- Bergljot Barkbu, Marie-Helene Le Manchec, and Christian Beddies
- Published Date:
- February 2009
© 2008 International Monetary Fund
Production: IMF Multimedia Services Division
Typesetting: Alicia Etchebarne-Bourdin
Figures: Andrew Sylvester
The debt sustainability framework for low-income countries/Bergljot BjɈrnson Barkbu, Christian Beddies, and Marie-Hélène Le Manchec—[Washington, D.C.: International Monetary Fund], 2008.
p. cm. (Occasional paper, 0251-6365; 266)
Includes bibliographical references.
1. Debts, External—Developing countries. 2. Economic development—Developing countries. 3. Developing countries—Economic policy. I. Beddies, Christian H. II. Le Manchec, Marie-Hélène. III. International Monetary Fund. IV. Occasional paper (International Monetary Fund); 266.
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The following conventions are used in this publication:
In tables, a blank cell indicates “not applicable,” ellipsis points (…) indicate “not available,” and 0 or 0.0 indicates “zero” or “negligible.” Minor discrepancies between sums of constituent figures and totals are due to rounding.
An en dash (-) between years or months (for example, 2007-08 or January-June) indicates the years or months covered, including the beginning and ending years or months; a slash or virgule (/) between years or months (for example, 2007/08) indicates a fiscal or financial year, as does the abbreviation FY (for example, FY2008).
“Billion” means a thousand million; “trillion” means a thousand billion.
“Basis points” refer to hundredths of 1 percentage point (for example, 25 basis points are equivalent to ¼of 1 percentage point).
As used in this publication, the term “country” does not in all cases refer to a territorial entity that is a state as understood by international law and practice. As used here, the term also covers some territorial entities that are not states but for which statistical data are maintained on a separate and independent basis.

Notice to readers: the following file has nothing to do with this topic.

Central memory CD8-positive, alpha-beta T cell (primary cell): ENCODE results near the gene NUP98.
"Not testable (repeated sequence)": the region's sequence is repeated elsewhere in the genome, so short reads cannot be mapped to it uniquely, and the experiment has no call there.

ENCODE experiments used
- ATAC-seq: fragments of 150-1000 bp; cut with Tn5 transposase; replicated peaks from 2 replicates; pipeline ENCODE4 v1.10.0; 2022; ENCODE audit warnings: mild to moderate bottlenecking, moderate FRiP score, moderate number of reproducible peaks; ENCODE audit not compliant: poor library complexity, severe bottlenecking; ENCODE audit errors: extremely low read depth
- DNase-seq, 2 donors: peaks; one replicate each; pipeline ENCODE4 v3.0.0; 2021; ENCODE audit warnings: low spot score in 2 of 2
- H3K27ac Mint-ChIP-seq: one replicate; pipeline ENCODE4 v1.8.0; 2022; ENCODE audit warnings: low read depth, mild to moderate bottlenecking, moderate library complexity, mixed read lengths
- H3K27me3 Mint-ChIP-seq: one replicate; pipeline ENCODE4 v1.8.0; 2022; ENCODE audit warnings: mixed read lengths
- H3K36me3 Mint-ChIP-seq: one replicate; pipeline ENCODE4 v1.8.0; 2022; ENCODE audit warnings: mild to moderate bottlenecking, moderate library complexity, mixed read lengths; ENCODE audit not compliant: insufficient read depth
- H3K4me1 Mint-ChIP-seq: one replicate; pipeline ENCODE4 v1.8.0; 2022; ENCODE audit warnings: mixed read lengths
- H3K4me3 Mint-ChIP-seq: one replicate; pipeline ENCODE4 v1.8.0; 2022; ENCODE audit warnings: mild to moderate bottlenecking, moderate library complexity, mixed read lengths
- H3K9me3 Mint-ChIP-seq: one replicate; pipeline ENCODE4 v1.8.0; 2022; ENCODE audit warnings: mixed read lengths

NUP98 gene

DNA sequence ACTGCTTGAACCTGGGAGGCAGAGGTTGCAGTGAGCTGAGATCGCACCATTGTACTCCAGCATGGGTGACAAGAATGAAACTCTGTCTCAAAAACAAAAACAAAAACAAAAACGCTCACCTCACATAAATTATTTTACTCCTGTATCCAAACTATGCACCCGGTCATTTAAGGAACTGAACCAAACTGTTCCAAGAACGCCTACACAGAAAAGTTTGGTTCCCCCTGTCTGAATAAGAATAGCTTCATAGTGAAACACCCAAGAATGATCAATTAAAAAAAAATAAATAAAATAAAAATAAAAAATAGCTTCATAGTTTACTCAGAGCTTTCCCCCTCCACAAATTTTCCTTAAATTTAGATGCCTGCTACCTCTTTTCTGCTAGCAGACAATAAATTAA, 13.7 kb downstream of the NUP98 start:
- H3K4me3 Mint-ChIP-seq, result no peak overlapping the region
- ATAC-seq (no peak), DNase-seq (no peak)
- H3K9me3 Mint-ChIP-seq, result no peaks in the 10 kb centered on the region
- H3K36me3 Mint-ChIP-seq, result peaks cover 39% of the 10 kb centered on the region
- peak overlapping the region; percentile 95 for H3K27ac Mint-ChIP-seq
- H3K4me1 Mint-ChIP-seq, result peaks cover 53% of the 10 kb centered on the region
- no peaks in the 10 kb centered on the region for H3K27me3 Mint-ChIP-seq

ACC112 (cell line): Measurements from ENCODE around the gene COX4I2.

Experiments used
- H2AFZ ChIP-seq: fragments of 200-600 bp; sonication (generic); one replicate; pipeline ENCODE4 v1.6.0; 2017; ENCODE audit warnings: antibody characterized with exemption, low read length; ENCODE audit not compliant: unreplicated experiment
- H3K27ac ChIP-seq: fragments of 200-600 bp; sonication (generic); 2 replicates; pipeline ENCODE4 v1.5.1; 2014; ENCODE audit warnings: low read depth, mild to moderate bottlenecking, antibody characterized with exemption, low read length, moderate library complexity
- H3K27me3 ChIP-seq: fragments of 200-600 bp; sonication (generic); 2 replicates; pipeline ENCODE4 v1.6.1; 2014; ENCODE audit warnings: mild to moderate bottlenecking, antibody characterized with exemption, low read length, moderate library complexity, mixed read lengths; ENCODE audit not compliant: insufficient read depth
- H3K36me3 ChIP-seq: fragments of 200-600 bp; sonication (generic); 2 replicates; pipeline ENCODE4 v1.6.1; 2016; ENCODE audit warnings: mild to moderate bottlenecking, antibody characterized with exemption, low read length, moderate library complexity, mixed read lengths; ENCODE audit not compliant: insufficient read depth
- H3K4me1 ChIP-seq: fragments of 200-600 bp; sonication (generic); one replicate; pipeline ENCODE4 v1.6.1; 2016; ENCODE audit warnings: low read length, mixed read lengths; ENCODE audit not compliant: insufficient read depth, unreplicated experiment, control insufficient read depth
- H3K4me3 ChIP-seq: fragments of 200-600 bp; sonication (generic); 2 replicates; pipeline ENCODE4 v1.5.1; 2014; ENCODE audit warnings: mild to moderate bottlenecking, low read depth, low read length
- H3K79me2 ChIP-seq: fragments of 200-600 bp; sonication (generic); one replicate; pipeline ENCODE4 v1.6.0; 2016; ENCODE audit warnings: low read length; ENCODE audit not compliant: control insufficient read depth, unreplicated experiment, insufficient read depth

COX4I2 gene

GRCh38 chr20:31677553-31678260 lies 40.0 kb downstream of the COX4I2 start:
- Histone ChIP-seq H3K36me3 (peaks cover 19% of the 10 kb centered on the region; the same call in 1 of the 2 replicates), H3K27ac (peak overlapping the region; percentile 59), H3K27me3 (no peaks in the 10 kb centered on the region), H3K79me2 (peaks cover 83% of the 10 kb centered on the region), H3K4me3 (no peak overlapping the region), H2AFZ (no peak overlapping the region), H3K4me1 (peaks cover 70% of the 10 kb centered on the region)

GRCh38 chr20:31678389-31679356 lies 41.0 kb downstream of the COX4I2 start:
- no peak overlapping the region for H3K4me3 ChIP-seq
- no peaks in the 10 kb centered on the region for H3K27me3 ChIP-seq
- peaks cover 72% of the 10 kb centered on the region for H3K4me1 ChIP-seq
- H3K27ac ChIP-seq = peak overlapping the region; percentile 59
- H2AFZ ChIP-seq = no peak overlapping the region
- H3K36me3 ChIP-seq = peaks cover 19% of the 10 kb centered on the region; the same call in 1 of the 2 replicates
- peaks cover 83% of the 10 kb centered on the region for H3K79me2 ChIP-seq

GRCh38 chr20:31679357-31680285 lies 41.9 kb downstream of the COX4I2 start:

Low-income countries (LICs) often struggle with debt problems, both domestic and external. And debt problems constrain their economic and social development. Recently, debt burdens have been reduced in many LICs through debt relief under two initiatives: the Heavily Indebted Poor Countries Initiative and the Multilateral Debt Relief Initiative. Looking ahead, LICs will continue to need resources to finance their many development needs in a sustainable manner, without entering new episodes of debt distress. To help the analysis of reasonableness of the debt policies of LICs and to avert undue buildups of debt in the future, the IMF and the World Bank have developed a joint analytical framework called the Debt Sustainability Framework (DSF). This paper explains the analytical underpinnings of the DSF and suggests how it could be used more widely by countries, donors, and creditors.
The paper was prepared by a team comprising staff members from the IMF's Strategy, Policy, and Review Department (SPR). The team included Bergljot Barkbu, Christian Beddies, and Marie-Hélène Le Manchec. Overall supervision was exercised by Martine Guerguil (Division Chief), Hervé Joly (Deputy Division Chief), and Adnan Mazarei (Assistant Director) in SPR. We, the authors, wish to express our gratitude to a large number of IMF and World Bank staff who contributed to the drafting of numerous Board papers on the DSF that eventually led to the production of this paper. Without implicating them in the analysis and views expressed in this paper, we would like to mention Patricia Alonso-Gamo, Birgir Arnason, Gabriel Di Bella, Andrew Berg, Zuzana Brixiova, Christina Daseking, Jan Gottschalk, Mumtaz Hussain, Samir Jahjah, Carlos Leite, Jan Kees Martijn, Mauro Mecagni, Tokhir Mirzoev, Perry Perone, Laure Redifer, Bjoern Rother, Carlo Sdralevich, Gabriel Sterne, Ben Umansky, and Felipe Zanna (IMF) and Luca Bandiera, Dörte Dömeland, Aart Kraay, Vikram Nehru, Gaobo Pang, Frederico Gil Sander, Mark Roland Thomas, and Sona Varma (World Bank). We are also grateful to numerous reviewers who provided valuable input. The authors are also indebted to Julieta del Milagro Caunedo for excellent research assistance, to Lorna Campbell and Shannon Mockler for outstanding administrative and organizational support, and to Esha Ray of the External Relations Department for editorial assistance and overseeing the production of the publication.
The views expressed in this paper are those of the authors, however, and do not necessarily reflect the views of national authorities, the IMF, or IMF Executive Directors.
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